The music and dance that later became known as "reggae dance" began to take shape in the 1960s in Jamaica. The upbeat and sunny type of music was heavily influenced by New Orleans R&B.

Recording studios have played quite an important role in the history of reggae dance. Chris Blackwell founded Island Records in 1960 and then moved to England where he promoted reggae ideas in the United Kingdom. Island Records, merging with Trojan Records at 1968, continued to promote reggae to the masses until 1974, when the label was bought out.

Reggae music and dance gained worldwide fame thanks to the now cult personality - Bob Marley. In 1963, Bob Marley, Peter Tosh and Bunny Livingston formed The Wailers, who originally sang in the Ska style. Gradually they added Rock Steady to their repertoire. As a result, the reggae style was born in their repertoire, and the group itself was renamed Bob Marley & The Wailers.

It is noteworthy that the creator of this style, Frenchwoman Ler Courtelmont, came up with the basic concept of the dance in order to allow a woman to realize herself. The idea of ​​a woman was that the fair sex would show her individuality precisely with the help of body movements. The dance steps are not only graceful and attractive, but also accessible for implementation. Over the years, the dance has developed, the movements have been replenished, varied and improved. Even later, representatives of the stronger sex began to dance in this direction. These days, men are not shy about dancing ragga, and some are even better at it than women. It is possible that in some years ragga will be replenished with new movements.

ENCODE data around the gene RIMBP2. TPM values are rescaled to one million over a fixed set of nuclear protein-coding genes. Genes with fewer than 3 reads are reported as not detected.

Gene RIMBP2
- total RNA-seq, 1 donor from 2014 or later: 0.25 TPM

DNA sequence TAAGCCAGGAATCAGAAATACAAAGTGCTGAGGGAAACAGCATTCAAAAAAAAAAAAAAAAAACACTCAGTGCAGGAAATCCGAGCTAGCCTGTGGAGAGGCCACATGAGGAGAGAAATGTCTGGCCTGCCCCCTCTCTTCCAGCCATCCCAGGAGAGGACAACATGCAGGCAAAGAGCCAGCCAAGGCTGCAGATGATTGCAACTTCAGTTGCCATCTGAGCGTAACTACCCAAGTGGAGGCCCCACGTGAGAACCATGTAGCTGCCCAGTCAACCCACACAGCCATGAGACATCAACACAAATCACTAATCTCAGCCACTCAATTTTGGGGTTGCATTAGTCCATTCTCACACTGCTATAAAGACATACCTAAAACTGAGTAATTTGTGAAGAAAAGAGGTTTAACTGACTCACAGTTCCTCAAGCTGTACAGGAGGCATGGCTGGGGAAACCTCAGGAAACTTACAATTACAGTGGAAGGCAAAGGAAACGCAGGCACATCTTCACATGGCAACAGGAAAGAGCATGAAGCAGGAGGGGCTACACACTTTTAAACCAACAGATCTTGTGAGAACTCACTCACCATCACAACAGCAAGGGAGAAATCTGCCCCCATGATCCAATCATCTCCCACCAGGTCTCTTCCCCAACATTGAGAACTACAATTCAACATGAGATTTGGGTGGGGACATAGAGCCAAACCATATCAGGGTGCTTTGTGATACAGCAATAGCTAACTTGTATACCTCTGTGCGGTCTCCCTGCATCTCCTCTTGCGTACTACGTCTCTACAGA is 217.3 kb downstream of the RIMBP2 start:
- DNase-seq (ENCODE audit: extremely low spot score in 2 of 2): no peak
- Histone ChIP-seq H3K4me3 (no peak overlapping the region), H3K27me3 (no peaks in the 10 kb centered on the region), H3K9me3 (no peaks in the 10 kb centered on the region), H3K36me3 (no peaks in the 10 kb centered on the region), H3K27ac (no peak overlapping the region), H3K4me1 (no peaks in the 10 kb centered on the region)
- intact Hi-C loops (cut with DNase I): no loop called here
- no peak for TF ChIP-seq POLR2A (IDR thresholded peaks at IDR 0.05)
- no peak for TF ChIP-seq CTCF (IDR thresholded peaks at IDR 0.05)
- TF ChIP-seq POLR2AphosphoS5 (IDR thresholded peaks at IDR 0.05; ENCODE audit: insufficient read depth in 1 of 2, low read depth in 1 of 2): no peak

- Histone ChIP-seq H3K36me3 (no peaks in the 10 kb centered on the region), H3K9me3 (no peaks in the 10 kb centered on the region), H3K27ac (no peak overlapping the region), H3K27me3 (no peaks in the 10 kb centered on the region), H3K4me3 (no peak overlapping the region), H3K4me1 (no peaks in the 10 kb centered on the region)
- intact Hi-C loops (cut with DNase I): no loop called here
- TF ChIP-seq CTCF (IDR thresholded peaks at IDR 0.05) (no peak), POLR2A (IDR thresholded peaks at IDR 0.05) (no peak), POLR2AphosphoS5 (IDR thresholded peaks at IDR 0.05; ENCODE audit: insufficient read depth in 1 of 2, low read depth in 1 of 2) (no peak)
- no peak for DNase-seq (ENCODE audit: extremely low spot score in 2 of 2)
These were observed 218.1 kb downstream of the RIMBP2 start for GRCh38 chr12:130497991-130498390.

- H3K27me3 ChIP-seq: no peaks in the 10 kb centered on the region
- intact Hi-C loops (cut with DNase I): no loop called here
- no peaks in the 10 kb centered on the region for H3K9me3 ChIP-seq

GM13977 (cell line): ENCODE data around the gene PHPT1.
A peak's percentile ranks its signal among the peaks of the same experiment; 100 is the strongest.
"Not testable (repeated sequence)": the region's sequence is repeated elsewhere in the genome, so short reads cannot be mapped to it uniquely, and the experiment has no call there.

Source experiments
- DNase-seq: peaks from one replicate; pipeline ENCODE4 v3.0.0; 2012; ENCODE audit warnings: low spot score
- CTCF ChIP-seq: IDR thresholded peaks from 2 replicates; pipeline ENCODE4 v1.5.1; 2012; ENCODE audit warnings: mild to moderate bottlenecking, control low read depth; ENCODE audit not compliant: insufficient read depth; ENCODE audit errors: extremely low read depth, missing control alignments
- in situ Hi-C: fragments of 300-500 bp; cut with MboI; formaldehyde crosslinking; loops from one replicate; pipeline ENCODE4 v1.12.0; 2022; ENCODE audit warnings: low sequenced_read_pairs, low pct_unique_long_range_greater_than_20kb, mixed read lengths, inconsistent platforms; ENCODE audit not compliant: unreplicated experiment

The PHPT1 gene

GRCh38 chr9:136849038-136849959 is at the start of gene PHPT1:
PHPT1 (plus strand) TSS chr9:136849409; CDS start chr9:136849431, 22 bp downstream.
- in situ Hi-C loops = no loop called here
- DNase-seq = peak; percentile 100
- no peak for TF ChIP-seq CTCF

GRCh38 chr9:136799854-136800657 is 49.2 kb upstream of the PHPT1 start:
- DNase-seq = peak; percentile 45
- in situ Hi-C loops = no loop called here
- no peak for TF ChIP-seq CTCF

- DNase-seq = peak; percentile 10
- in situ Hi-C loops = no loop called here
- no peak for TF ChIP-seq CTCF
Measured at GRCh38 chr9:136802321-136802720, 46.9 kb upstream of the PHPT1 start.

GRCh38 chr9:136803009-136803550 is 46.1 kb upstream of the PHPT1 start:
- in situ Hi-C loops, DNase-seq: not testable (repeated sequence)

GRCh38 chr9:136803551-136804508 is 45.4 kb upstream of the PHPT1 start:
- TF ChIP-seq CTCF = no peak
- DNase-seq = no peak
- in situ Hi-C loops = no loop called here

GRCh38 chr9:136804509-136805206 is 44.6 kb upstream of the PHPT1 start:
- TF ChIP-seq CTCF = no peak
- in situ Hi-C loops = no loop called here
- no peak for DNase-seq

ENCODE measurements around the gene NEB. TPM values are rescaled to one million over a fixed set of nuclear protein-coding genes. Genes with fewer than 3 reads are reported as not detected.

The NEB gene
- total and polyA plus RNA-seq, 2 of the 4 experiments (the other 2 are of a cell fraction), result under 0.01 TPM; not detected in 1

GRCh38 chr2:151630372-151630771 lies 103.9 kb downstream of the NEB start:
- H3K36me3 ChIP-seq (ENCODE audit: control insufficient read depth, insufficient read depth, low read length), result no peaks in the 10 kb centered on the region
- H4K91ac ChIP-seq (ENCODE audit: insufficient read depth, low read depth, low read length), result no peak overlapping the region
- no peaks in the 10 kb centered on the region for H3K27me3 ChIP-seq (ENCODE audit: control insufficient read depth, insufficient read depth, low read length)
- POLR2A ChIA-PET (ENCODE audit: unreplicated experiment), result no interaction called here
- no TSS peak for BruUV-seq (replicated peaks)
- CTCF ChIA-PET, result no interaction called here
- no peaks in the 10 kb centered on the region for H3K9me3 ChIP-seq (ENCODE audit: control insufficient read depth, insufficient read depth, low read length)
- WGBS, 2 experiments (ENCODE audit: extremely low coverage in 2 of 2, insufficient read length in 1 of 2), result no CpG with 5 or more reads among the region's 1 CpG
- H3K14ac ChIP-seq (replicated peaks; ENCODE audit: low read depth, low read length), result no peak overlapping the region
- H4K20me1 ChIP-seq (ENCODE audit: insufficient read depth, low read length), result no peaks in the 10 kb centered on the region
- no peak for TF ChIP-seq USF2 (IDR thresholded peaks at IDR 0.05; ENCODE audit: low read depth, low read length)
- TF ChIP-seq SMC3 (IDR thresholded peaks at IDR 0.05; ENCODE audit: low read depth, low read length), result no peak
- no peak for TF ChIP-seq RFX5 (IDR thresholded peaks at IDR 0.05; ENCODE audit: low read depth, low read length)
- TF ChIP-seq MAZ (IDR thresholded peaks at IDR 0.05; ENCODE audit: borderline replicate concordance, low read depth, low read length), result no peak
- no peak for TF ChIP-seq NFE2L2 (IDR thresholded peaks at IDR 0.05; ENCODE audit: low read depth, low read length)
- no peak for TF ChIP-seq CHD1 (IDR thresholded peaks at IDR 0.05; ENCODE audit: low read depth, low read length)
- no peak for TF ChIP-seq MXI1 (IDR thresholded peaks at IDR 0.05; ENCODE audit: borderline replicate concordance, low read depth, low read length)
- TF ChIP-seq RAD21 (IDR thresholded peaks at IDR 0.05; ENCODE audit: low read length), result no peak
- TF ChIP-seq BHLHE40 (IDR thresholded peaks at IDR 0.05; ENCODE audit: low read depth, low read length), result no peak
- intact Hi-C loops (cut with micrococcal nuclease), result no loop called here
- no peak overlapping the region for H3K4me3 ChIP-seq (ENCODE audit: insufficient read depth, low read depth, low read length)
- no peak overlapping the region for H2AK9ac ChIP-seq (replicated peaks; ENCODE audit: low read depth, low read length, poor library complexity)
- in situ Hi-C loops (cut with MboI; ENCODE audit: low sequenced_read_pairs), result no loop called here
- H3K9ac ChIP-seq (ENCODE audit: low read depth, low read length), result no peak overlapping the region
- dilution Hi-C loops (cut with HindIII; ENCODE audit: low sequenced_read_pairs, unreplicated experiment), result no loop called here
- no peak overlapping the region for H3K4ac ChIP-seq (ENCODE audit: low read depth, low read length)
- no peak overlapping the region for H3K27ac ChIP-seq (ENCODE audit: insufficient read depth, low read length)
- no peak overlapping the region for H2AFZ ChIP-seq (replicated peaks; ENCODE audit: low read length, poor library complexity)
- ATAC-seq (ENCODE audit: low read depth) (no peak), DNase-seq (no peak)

After the development of the dance began, men became interested in it. They were attracted by high physical activity, speed of execution and dynamism.

Dance music

They dance reggae to the music of the same name. Reggae can be easily recognized by its tempo, which is slower than ska and steady rock. The rhythms of reggae are broken, the time signature of the dance and music is 4/4, with an emphasis on the second and fourth beats. The music that accompanies the dance primarily uses drums and other types of percussion, basses and guitars, keyboards and - of course, vocals.

Dancing reggae is easy. As one Caribbean dance professional said, we turn on Bob Marley, are in a good mood and begin to twirl all parts of the body that we can.